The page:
Follow rapper and proud Yorta-Yorta man Adam Briggs as he heads inside the walls of Reiby Juvenile Justice Centre to see what life is like for Australia's young, Indigenous, A-class offenders.
Incarceration today is a massive undertaking that employs thousands, costs billions, and yields a complex set of results—some of which are outlined on these pages.
If you're a female prisoner in Western Australia, you're probably at Bandyup, where low-risk inmates are mixed with inmates who have committed serious crimes. That's just one of the prison's many issues.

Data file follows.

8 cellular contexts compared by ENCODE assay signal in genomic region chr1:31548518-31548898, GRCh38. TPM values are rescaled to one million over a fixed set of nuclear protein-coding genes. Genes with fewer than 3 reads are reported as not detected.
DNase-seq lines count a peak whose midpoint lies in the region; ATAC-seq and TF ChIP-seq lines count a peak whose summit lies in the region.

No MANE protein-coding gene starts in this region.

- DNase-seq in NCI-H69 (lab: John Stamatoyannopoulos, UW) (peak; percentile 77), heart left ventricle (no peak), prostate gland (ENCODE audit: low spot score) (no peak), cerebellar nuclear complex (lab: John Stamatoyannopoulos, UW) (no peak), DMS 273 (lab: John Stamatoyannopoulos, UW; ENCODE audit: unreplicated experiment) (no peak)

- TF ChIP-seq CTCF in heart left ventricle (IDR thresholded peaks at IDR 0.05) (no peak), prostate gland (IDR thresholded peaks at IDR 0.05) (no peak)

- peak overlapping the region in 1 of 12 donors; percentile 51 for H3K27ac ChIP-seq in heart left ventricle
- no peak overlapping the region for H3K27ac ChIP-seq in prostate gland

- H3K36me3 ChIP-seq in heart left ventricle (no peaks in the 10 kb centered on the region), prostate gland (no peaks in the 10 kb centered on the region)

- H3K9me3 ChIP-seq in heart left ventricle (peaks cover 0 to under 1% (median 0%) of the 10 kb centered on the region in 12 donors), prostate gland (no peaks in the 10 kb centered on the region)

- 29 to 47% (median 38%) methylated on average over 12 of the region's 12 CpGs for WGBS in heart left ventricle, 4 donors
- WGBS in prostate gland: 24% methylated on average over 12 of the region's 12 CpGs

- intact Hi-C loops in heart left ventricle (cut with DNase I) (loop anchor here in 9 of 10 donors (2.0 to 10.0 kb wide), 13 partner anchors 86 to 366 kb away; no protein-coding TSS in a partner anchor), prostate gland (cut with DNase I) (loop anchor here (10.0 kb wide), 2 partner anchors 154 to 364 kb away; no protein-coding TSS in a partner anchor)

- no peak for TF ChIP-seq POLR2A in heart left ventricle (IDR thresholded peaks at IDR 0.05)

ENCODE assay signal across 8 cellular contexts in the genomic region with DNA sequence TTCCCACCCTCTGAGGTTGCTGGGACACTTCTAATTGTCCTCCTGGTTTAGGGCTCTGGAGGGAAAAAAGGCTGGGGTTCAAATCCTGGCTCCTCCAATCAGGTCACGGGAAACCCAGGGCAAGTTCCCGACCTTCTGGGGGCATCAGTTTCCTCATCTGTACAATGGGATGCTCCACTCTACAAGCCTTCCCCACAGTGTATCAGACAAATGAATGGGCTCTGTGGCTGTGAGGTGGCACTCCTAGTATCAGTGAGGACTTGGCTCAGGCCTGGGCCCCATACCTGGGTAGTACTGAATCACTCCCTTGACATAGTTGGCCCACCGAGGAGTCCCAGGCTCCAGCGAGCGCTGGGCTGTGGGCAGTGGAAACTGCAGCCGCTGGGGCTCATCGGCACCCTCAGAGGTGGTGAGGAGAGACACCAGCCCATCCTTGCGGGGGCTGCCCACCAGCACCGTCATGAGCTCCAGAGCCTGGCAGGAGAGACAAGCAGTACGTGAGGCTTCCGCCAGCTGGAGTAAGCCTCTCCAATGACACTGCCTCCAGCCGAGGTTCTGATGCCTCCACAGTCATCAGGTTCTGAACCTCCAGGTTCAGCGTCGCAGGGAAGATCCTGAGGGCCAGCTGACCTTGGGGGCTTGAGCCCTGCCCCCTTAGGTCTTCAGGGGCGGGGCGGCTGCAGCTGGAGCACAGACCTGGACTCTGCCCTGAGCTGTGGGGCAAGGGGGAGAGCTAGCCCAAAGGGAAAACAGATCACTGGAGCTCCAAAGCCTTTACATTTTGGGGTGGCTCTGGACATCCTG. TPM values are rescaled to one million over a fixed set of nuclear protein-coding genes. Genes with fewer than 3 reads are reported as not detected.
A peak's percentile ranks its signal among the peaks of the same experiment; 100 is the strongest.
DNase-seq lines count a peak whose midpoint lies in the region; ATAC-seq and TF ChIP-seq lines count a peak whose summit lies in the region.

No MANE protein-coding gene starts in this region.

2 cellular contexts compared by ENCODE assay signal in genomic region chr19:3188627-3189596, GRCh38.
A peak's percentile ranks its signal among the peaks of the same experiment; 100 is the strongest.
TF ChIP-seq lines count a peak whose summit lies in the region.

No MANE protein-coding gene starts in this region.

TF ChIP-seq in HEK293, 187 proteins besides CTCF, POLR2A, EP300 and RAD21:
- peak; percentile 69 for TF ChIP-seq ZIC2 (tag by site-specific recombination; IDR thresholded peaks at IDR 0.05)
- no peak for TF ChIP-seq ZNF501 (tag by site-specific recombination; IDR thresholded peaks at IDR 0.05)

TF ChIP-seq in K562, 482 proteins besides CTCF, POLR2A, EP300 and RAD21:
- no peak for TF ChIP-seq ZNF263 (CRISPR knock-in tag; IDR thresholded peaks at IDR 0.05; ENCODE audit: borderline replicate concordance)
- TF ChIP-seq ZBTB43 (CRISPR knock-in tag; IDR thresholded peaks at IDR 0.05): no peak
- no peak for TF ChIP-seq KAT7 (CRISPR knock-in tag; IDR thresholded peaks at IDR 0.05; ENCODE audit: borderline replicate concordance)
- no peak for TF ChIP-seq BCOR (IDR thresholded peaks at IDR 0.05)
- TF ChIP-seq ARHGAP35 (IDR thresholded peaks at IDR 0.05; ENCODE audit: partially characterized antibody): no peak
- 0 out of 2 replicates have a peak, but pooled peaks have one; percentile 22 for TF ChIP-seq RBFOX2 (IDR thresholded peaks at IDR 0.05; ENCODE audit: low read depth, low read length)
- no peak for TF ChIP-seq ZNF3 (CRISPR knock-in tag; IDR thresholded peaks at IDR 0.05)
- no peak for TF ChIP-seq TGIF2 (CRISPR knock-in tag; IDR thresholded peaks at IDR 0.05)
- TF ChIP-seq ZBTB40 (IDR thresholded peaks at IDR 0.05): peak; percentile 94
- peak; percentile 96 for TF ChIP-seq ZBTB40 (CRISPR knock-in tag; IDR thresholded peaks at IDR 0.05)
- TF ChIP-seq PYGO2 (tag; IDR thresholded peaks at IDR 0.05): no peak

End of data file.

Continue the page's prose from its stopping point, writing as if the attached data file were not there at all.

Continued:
Convicted robber John Killick, who once escaped Sydney's Silverwater prison in a helicopter, has seen a lot of changes. But according to him, drugs caused the worst of them.
You can learn a lot about a country by looking at the places it locks people up.
This radio show has been giving Indigenous prisoners their only opportunity to participate in NAIDOC Week since 2002.
"I don't think they're there for rehabilitation, and that's my personal belief. I think rehabilitation is a bit of a wank because working in a prison for 10 years, you see the same guys coming back in."
While you can go to jail for unpaid fines in most Australian states, it doesn't happen all that often. Except in Western Australia, where more than 1,000 fine defaulters are locked up every year.
Introducing some of the people who helped make this issue possible.
Cross Facebook with snail mail and you'll get iExpress, a site that lets Australian prisoners create online profiles, post status updates, and share photos.